'I think we’re definitely beating modern cinema in terms of ingenuity and creativity' - in terms of storytelling this is in no way true. I would say if that's how you feel then you're not watching enough cinema.

    “So if you took them something like Enslaved and said “How about a film game made by Ninja Theory?”, they’ll say “No, I don’t want to watch that!” Yet somehow in the Gaming industry someone allowed it.

    It's a fine arguement, there isn't enough variety in gaming but Ninja Theory sure do make awful games.

      Yeah, what bothers me about both this guy and David Cage is that though they included compelling narratives, everything else is mediocre. Cage got away with it, Ninja theory didn't. I think there is plenty of room for compelling narrative, but it has to have gameplay to match i.e. Red Dead Redemption.

    There may also be a difference in the way films and games make money. Games do not have the equivalent of a theater. Going to the movies is an activity, and even bad movies are going to make a little at box office. Disc sales are either to help make up for poor box office, or just gravy. Games on the other hand...it's like if every movie were direct to DVD.

      Thats not necessarily true. If a film falls tens of millions below its budget in box office sales, DVD sales arent going to make that up. It's often just as risky.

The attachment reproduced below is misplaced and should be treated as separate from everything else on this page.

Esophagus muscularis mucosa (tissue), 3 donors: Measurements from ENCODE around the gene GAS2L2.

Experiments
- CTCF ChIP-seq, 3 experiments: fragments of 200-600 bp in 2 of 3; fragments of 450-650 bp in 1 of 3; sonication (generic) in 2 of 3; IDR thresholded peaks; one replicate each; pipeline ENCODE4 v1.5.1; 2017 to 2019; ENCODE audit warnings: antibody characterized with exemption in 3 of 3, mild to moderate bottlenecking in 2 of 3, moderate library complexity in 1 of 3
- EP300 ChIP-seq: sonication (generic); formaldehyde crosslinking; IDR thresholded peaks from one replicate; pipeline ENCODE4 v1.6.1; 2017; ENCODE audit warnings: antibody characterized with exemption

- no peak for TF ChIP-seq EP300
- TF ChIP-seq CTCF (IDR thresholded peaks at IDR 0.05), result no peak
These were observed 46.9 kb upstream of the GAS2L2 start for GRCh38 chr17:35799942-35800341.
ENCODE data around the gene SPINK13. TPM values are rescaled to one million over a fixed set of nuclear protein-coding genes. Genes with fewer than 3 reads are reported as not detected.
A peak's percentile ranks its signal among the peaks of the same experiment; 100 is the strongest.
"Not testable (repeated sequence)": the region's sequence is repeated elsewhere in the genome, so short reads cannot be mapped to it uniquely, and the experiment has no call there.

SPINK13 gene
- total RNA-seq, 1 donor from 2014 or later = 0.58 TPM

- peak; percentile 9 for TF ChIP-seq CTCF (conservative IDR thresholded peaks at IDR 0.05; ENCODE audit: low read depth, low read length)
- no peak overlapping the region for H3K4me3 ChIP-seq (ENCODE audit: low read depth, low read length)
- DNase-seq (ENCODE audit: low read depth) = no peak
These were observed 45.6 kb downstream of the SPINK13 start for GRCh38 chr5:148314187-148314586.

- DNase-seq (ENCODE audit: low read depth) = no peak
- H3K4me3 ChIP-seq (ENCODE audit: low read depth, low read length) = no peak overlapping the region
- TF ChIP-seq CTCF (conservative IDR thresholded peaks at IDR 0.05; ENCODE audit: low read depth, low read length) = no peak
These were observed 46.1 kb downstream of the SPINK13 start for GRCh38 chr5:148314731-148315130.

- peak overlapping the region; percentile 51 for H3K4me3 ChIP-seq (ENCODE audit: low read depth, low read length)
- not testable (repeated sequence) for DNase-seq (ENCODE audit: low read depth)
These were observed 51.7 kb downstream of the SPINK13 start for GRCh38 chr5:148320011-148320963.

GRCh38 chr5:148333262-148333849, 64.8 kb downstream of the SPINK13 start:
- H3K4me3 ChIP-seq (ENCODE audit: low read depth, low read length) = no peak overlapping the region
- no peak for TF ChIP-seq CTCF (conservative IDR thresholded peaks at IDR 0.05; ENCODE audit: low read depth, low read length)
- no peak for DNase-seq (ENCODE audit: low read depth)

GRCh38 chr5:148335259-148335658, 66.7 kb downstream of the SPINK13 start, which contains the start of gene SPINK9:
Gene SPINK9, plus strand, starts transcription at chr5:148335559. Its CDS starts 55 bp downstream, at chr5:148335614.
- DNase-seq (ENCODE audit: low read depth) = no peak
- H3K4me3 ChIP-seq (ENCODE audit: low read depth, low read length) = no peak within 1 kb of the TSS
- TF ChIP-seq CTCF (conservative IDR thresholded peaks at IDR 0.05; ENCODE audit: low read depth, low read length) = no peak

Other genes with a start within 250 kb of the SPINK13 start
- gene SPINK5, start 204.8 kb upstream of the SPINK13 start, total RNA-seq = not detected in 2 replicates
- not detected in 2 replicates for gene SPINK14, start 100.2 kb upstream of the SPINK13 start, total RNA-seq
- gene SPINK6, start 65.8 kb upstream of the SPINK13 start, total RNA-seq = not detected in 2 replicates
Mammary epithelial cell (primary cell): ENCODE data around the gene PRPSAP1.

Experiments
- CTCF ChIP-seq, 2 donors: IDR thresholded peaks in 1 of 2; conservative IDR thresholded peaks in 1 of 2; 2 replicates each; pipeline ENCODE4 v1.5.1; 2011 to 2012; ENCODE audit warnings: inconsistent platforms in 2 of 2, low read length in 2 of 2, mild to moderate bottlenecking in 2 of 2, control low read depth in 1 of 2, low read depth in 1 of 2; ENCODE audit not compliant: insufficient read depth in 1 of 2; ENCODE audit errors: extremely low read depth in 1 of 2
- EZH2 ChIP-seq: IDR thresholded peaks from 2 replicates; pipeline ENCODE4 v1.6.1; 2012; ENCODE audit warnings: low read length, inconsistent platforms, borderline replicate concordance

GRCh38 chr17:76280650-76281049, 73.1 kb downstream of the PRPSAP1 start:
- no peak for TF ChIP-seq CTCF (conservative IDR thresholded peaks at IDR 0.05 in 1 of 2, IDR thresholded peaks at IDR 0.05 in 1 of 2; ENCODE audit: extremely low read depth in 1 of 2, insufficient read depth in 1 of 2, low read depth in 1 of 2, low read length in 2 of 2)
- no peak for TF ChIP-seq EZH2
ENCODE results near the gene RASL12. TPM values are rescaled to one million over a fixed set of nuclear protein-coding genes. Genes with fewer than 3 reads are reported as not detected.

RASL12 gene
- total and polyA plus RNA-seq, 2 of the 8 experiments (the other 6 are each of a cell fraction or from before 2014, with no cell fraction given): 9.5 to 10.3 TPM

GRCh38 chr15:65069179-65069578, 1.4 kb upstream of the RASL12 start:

It's just a stupid idea. They are so damn different it's ridiculous, it's like complaining that you can't make a game about the biology of butterflies, yet books seem to be able to get away with it.
    Ninja Theory's problem is a sub-par history of game production. It didn't sell well because it didn't play well.

      Why should they be so different? You cant make a comparison between film and a biology book because the point here is storytelling. There is plenty of comparisons between storytelling in books and film, so why not games and film?

    Red Dead Redemption was a fairly original game.
    I think stories in games tend to be held higher (by the people who play them) because they're interactive. When you really think about it, most 'normal' people's lives tend not to compare well to characters in critically acclaimed movies. I mean how many people can say they had the same life as the King in King's Speech? Or how many people can say they led a similar life to Forrest Gump?

    Is part of it that a movie only goes for 1.5-3 hours... where as a game can go well past that?
    A customer is prepared to see a crap film, they're not prepared to invest a full weekend or more on a crap game.

    Apples/Oranges.

    "Hollywood" is not "Cinema as a whole."

    "Video Games," if by that you mean mainstream AAA console blockbusters (The FIFAs, Call of Dutys, Gears of Wars, Halos, etc etc), isn't the same thing as "Video Games as a whole."